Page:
T. Belman. Bennett tried to make the point that he wants peace as much as the left does, except they want to achieve it through concessions and he wants to achieve it through strength. While I agree with this, I think it begs the question. Should Israel give away the land in search for peace or should it hold on to the land and peace be damned. Peace should not be the highest value. Some things are worth fighting for.
Israeli newspaper reported Monday that Herzog and Netanyahu secretly flew to Cairo in April 2014 for a meeting with Egyptian President Abd El-Fattah El-Sisi.
The crowd at the dovish Haaretz newspaper’s Peace Conference booed Education Minister Naftali Bennett Monday for saying that keeping Jerusalem united is preferable to a diplomatic agreement with the Palestinians.
Bennett quoted from a Ma’agar Mohot poll published 10 days ago in the pro-Netanyahu newspaper Israel Hayom that found 84% of the public opposed a deal in which Israel would give up all of Jerusalem’s Old City and 67% said they were against an agreement in which Israel relinquished part of it.
“The Left doesn’t have a monopoly over peace just like the Right doesn’t have a monopoly over patriotism,” Bennett told the crowd. “I want peace just as much as you do.”
A woman in the crowd protested Bennett’s speech by performing a “Heil Hitler” salute. Another woman was filmed arguing with the minister and calling him a “Nazi” following the event. The video shows the education minister turning and walking away.
Bennett described what “a peace of the Right” would look like. He said he would make peace out of strength, giving the Palestinians autonomy but not territory, and he would not allow Palestinian refugees from the Arab world, whom he said would use a Palestinian state as a step on the way to land they still claim in Israel.
“We get peace not by concessions and weakening Israel,” Bennett said. “Had we listened to you and given the Golan Heights to Syria, we would now have ISIS in the Galilee.”
Bennett said he and his political ally Justice Minister Ayelet Shaked have helped Israeli-Arabs more than the Left, listing his ministry’s investments in the Arab sector and his decision to have Arab students start learning Hebrew from first grade instead of the third, and Shaked’s appointment of the first Arab woman as an Islamic religious court judge.
In an attempt to restore calm following Bennett’s speech, President Reuven Rivlin urged hotheads on the Right and the Left of the political spectrum to stop trying to delegitimize each other. In the final analysis, he said what it all boils down to is the ability of the diverse elements in Israel’s population to live together safely in a democratic state. Tearing each other apart endangers democracy, he warned.
Rivlin was unhappy with the heckling to which Bennett had been subjected and said that such behavior was unfortunate and inappropriate. A former Likud MK, Rivlin said he wanted to voice his appreciation to members of Knesset and ministers, especially those on the Right of the political map who though confronted by considerable pressure had insisted on their right and duty to attend the conference to listen and to be heard.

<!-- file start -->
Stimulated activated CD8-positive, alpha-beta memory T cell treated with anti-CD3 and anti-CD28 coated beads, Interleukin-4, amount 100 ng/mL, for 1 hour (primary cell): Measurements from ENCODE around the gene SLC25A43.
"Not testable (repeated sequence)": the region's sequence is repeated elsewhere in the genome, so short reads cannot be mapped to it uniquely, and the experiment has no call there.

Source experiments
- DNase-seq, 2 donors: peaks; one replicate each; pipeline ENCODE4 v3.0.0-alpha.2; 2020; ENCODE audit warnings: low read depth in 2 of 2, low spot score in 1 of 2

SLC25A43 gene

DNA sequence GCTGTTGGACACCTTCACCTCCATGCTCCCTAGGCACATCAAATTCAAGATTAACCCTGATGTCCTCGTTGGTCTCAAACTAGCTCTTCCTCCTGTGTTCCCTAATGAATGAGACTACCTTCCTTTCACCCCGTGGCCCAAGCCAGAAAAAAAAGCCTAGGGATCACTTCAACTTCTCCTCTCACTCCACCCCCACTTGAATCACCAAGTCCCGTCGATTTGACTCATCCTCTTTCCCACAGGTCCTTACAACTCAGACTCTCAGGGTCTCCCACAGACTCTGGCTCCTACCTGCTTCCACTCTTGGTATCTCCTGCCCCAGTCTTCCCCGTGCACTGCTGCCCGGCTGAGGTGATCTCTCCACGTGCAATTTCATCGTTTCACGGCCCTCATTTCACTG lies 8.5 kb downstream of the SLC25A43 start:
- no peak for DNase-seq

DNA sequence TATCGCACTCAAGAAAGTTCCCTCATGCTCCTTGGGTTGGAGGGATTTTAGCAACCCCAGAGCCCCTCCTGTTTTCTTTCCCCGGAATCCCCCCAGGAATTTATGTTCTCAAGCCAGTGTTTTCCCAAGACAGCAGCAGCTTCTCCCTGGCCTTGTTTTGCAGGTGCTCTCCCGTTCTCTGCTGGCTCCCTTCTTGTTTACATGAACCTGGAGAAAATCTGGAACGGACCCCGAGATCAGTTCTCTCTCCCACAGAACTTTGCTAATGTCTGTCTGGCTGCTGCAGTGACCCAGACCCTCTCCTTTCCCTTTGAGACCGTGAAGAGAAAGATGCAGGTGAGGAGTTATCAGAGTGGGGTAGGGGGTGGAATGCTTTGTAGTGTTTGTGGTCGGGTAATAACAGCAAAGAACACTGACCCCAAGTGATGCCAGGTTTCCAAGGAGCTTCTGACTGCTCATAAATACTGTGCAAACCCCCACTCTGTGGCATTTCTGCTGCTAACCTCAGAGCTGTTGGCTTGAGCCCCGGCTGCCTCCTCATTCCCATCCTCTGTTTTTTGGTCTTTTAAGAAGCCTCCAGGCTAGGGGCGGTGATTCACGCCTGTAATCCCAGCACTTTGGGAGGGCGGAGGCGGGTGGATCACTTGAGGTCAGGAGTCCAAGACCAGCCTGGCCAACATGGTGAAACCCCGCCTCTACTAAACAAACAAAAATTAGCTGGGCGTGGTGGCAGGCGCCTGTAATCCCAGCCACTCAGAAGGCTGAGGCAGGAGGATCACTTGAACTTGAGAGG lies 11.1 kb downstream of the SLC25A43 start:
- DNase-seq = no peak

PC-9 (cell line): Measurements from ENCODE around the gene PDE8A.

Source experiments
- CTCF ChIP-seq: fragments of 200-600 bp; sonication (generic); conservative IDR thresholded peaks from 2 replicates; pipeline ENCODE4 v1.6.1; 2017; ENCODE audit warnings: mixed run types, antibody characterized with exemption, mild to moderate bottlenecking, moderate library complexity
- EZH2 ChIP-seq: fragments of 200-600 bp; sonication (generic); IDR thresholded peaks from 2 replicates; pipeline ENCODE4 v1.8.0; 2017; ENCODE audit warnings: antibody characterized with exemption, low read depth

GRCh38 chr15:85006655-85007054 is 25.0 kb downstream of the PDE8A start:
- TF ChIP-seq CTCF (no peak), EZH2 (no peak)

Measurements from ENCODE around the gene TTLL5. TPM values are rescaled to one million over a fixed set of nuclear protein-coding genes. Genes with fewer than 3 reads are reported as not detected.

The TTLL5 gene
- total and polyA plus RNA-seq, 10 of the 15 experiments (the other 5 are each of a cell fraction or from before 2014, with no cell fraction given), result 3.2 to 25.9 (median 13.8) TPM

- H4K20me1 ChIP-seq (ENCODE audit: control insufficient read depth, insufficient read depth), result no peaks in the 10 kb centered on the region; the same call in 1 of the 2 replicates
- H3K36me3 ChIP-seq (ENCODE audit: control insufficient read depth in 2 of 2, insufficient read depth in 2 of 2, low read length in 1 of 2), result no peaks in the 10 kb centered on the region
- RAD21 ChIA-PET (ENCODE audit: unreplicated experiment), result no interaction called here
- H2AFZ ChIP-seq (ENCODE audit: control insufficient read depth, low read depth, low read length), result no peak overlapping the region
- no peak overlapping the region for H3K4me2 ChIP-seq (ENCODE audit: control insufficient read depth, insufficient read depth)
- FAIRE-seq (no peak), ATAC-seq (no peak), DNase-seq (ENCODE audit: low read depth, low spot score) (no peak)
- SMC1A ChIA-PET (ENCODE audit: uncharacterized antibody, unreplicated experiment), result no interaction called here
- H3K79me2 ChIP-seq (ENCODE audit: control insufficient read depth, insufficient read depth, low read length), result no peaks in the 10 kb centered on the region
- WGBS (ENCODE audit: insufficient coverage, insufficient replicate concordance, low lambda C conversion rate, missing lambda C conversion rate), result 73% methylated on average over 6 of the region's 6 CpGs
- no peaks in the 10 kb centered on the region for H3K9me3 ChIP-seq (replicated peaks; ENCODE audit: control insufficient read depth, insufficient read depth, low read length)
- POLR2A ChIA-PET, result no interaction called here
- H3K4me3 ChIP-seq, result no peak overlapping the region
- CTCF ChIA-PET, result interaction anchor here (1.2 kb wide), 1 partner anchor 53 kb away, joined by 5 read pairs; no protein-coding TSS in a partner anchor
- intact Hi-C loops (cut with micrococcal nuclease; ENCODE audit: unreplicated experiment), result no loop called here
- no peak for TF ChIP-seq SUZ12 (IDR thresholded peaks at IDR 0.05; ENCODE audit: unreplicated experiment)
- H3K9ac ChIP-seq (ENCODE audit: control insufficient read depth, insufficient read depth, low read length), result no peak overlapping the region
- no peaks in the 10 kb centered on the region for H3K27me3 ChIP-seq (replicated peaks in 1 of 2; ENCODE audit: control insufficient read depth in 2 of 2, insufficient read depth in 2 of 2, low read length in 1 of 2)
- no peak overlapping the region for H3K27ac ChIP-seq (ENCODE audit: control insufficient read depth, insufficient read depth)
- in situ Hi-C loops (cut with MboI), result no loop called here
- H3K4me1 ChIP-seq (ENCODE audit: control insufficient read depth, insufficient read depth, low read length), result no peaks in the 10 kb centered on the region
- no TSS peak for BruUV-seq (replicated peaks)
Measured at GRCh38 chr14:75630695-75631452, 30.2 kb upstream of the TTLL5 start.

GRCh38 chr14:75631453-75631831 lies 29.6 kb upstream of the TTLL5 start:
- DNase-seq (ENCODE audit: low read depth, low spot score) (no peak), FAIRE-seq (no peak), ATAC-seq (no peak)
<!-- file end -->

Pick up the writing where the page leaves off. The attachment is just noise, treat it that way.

“Their commitment to maintaining open channels of dialogue is a badge of honor for Israeli democracy, and I hope that the audience here will respect them by listening and holding a meaningful and respectful debate,” said Rivlin.
Earlier at the conference, six Labor leadership candidates debated and all ruled out joining Prime Minister Benjamin Netanyahu’s government, even if he seeks a peace agreement under the auspices of US President Donald Trump.
“We won’t fall for Bibi’s false messianism,” said MK Omer Bar Lev, who was followed by MK Amir Peretz saying he would reject Netanyahu’s “honey trap” and MK Erel Margalit saying current Labor leader Isaac Herzog was tricked into negotiating with Netanyahu.
“My negotiations with Netanyahu proved he is no willing [to make peace] and he never will be,” Herzog said.
Haaretz reported on Monday that in April 2014, Herzog flew with Netanyahu secretly to Cairo for a meeting with Egyptian President Abdel Fattah al-Sisi at his presidential palace. The meeting took place in the context of then-secret contacts over the possibility of Herzog’s party, Zionist Union, joining Netanyahu’s coalition.
“There still remains much that has remained unpublished about my efforts to achieve a regional peace agreement,” Herzog said at the conference.
Later, at a meeting of the Zionist Union faction, Herzog said that had Netanyahu brought him into the government, “Israel would now be in the midst of a huge regional diplomatic process, the likes of which we have not known since the forming of the state.”